Distributing your complex app is getting some assistance from Red Hat in the form of a cut-down operating system that acts as a docker host.
Operating systems, don't you just hate them! You spend all your time building an application and then when you try to distribute it you discover that the operating system has to be just right for it all to work.
You might think that your app doesn't make too many assumptions, but when it comes to moving it from a desktop machine to a virtual machine or to cloud host things tend to be more complicated.
This is the problem that application containers like Docker are designed to solve. Docker provides a container, complete with all dependencies that you can place your app inside. The container can then be hosted on any Linux OS - without having to solve the dependency problem again.
You can think of this as a development on the idea of packaging your application within a virtual machine - i.e. an appliance. The big difference is that a container doesn't come with an OS and this means it can be hosted wherever a basic OS can be found - on bare metal, virtual machine or cloud. It also makes it possible to move the application by simply copying the container.
At the moment the recommended, dare I say canonical, Docker host is Ubuntu, but this might be about to change if an announcement at the Red Hat Summit event comes to fruition.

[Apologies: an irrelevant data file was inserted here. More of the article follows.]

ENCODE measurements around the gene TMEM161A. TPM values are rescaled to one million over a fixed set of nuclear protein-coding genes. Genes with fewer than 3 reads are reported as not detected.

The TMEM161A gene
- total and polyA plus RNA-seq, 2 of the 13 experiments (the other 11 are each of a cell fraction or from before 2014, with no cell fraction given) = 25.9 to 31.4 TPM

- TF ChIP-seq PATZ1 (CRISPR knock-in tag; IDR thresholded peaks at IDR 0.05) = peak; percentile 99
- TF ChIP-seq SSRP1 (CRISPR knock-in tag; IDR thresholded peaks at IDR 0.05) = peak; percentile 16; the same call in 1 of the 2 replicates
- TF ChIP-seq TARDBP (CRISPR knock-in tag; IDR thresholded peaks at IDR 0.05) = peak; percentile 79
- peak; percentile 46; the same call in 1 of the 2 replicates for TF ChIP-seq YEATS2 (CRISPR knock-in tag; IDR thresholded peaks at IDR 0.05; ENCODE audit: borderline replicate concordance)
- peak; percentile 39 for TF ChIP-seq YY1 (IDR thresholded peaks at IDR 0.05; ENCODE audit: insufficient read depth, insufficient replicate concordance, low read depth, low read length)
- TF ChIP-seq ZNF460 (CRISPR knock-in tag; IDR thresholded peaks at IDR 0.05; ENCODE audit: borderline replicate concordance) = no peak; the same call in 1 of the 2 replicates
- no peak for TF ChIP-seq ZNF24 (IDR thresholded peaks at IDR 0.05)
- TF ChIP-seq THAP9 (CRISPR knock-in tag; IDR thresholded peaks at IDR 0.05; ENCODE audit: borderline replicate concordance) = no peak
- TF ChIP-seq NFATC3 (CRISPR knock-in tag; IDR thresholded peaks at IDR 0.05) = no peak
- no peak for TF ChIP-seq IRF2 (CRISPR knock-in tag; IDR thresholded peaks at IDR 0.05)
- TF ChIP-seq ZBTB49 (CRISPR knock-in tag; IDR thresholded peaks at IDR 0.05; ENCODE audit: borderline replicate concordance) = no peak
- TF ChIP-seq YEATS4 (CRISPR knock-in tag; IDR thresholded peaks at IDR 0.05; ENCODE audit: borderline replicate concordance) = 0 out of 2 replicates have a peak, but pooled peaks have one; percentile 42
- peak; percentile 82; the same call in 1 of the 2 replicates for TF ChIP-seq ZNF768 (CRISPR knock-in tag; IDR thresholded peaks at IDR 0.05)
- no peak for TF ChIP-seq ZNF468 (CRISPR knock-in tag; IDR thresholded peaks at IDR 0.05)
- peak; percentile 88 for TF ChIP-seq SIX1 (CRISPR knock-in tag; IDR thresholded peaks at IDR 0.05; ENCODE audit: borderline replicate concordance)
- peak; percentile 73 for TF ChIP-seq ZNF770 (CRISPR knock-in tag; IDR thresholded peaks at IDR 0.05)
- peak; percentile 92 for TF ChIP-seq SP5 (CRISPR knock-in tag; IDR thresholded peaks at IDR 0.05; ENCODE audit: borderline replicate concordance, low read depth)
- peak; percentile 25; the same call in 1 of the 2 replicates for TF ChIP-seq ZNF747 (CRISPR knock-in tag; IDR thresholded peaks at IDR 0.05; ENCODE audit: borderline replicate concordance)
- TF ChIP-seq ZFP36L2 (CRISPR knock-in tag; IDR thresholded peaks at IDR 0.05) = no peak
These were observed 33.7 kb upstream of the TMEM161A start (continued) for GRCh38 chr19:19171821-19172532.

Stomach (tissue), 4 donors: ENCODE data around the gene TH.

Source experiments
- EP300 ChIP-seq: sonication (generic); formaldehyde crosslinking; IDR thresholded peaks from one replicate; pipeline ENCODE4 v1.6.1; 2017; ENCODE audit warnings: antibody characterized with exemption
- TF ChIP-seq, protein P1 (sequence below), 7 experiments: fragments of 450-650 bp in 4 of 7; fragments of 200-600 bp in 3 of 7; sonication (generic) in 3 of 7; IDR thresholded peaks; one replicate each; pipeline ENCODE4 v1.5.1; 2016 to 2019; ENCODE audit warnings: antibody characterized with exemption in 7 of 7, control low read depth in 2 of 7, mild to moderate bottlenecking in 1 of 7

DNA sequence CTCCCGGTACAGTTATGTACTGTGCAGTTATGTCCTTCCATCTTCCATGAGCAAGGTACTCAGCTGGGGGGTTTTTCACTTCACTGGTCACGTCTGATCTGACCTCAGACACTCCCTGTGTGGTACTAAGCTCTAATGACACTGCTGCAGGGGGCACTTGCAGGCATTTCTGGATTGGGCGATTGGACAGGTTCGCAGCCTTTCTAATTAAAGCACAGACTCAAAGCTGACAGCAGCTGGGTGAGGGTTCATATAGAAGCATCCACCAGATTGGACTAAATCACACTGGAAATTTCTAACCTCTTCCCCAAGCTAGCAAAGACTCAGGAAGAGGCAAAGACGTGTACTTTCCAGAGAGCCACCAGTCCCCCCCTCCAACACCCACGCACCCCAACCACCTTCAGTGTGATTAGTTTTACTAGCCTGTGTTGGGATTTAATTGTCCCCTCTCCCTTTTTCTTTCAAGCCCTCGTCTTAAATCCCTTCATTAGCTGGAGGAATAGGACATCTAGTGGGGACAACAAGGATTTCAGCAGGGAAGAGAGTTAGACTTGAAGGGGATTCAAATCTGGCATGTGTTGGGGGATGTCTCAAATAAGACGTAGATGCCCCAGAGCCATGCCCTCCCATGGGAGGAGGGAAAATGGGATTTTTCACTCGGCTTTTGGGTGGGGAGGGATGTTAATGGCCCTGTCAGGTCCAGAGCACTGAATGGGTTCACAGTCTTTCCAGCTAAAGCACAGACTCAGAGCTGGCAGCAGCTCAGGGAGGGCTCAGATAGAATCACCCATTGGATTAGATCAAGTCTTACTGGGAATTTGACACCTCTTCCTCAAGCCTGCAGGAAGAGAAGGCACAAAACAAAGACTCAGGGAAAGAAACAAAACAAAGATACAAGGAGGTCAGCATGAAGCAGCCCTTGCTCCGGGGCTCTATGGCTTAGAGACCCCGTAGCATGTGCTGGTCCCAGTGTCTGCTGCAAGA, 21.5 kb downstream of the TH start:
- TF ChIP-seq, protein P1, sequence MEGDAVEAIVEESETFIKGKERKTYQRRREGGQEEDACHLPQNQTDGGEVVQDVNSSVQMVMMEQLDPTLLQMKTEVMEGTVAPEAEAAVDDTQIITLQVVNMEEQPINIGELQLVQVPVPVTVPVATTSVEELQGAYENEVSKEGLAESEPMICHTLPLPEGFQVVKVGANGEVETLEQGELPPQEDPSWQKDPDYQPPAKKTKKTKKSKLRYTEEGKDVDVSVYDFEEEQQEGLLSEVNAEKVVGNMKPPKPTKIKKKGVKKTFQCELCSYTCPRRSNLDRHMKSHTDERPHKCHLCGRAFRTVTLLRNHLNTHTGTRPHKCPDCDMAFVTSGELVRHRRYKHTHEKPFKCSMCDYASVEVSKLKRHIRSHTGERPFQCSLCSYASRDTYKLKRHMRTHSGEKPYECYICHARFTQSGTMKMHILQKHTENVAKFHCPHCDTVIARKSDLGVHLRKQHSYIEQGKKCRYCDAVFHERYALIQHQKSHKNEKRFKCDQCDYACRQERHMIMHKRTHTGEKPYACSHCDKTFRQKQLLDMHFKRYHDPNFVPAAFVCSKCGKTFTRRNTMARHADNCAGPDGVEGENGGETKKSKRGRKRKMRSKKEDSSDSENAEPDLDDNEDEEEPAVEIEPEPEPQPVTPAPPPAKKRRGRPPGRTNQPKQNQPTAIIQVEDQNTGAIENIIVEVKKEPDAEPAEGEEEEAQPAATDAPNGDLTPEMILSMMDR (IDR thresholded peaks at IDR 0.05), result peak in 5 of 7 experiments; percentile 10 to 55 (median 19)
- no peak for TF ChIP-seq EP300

Project Atomic is a stripped down version of Red Hat Linux that you can run as a virtual machine. Currently Atomic Fedora 20 VM will run on VirtualBox or QEMU and more are promised. To get started you simply load the image and log on. You can update Atomic with a single command and this is one of its advantages as you can also roll back an update. There is a New UI in the form of Cockpit and you can provision Docker containers very easily. You can also use GearD, an OpenShift Origin project, designed to make it easy to move applications to different environments. The idea is to allow orchestration of multiple containers into a single system.
The container idea is something that is going to become more important as the technology develops and we get more used to the idea that an application has to include all of its dependencies if it is going to be easy to set up and easy to move.
Google's computational package aimed at making AI easier, TensorFlow, is a little over a year old. Even so, at the TensorFlow Developer Summit, it has been deemed grown up enough to be called 1.0. It [ ... ]
After a marathon match of No Limit Texas Hold'em against four of the world's best professional poker players, Libratus an AI developed at Carnegie Mellon by a decisive $1.77 million in chips.&nb [ ... ]